• An assessment of any damage, defects, and visual signs of misalignment conditions, verified by a qualified engineer. This includes checking the tires for wear and tire, their tread depth (including spare), as well as the brake pads, mirrors, and horns. The inspector will also check for leaks in brake lines or other fluid lines; check that all fluid levels are correct; look for any issues with belts or hoses; examine exhaust systems for leaks or problems, and go over brakes by pressing down on pedals.
  • Electrical systems and battery-related components are also checked if they’re working correctly. Inspectors will also listen for any unusual noises coming from undercarriage components.
  • They will test headlights and illuminated TPMS mini lights to ensure they work properly; observe whether there are any leaks around doors or windows’ windshield wiper blades; inspect suspension components for cracks or corrosion; and inspect cooling system components for leaks such as radiator hoses, cabin air filters, radiators, and PCV valves (if applicable).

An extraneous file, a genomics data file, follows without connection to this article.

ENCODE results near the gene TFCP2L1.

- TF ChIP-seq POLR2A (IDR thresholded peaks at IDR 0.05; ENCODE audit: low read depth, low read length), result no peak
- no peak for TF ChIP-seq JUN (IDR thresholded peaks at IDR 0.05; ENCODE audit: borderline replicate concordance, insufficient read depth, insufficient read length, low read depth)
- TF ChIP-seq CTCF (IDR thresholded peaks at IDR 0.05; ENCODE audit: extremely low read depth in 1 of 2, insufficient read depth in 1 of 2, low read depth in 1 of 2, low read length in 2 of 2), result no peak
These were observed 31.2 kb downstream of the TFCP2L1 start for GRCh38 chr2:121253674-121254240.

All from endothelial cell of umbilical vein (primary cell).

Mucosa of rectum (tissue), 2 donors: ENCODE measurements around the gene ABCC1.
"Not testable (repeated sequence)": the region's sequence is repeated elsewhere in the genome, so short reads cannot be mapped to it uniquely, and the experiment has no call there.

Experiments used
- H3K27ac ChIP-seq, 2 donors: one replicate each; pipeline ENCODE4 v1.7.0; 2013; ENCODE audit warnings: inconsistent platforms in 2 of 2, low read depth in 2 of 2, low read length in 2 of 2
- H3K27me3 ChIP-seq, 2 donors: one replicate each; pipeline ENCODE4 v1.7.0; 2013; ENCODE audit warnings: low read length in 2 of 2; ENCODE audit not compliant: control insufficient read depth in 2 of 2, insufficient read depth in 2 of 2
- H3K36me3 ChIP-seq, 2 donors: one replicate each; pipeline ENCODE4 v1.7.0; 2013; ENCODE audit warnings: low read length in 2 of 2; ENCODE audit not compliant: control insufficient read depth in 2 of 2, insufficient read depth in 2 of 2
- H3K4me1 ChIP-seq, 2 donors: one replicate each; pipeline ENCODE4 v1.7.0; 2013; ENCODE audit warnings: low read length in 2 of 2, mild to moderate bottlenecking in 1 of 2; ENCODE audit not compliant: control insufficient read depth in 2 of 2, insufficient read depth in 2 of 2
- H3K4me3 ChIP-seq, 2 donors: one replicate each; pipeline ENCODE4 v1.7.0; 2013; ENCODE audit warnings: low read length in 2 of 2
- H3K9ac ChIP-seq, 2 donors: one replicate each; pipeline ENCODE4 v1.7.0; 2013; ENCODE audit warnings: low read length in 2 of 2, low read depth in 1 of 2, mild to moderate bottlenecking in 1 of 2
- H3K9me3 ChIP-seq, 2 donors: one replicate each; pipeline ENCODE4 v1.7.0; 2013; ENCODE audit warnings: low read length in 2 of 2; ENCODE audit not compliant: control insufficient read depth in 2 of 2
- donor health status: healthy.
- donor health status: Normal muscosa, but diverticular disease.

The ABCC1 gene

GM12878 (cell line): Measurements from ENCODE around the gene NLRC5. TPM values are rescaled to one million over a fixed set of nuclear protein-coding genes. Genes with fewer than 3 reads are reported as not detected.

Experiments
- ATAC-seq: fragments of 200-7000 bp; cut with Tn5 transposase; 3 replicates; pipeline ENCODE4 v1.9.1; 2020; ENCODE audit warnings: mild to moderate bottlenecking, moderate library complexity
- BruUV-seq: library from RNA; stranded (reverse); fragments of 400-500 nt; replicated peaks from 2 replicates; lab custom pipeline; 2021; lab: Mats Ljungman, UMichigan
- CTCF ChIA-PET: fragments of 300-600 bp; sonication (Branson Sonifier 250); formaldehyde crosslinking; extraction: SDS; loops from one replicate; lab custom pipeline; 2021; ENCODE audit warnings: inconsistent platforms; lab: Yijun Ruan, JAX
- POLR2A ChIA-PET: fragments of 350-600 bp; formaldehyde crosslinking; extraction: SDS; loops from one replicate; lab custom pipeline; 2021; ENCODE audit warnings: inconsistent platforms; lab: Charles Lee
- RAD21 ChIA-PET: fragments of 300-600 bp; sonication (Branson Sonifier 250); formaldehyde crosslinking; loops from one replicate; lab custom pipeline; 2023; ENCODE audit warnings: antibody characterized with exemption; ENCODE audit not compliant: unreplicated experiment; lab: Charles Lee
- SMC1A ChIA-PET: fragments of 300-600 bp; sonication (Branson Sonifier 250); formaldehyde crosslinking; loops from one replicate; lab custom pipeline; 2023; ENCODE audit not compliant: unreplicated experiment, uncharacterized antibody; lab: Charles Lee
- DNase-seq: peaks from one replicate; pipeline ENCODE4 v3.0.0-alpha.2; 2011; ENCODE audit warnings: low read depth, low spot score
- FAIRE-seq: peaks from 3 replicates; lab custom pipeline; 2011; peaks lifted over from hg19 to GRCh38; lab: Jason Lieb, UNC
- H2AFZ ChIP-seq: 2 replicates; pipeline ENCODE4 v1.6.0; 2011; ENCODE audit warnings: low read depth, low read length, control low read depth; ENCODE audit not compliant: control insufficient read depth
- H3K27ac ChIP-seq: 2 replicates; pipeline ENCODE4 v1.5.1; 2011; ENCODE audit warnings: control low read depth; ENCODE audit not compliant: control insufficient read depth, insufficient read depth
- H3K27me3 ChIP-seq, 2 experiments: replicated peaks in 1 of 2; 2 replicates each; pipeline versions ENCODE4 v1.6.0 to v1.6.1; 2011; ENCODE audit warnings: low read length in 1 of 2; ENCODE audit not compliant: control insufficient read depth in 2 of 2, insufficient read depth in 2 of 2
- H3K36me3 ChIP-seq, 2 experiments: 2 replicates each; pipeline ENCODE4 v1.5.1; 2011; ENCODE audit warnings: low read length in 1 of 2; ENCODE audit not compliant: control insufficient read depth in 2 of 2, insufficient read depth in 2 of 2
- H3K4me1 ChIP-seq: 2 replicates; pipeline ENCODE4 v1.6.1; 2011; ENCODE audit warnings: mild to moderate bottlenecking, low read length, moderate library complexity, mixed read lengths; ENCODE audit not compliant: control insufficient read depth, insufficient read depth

• A full vehicle inspection checklist or report of what could go wrong with the vehicle is also necessary. This includes an evaluation of how well each system works, as well as recommendations for repairs.

How To Pass the Ministry of Transport (MOT) Test

An MOT inspection (UK), or Ministry of Transport test, is important because it’s a state vehicle safety check that all vehicles in the UK must pass every year to ensure they are roadworthy. The MOT test covers a complete vehicle’s inspection check, including lights and indicators, brakes, steering and suspension, exhaust emissions, tires, and bodywork.

The purpose of the MOT test is to “ensure that vehicles on Britain’s roads are safe for their drivers and other road users”. Every year, users have to take their car to a professional garage and have a mechanic check it over to make sure it’s road-stable. The mechanic will look at everything from the engine to the lights and tires, and if anything needs fixing, they’ll tell the owners how much it will cost.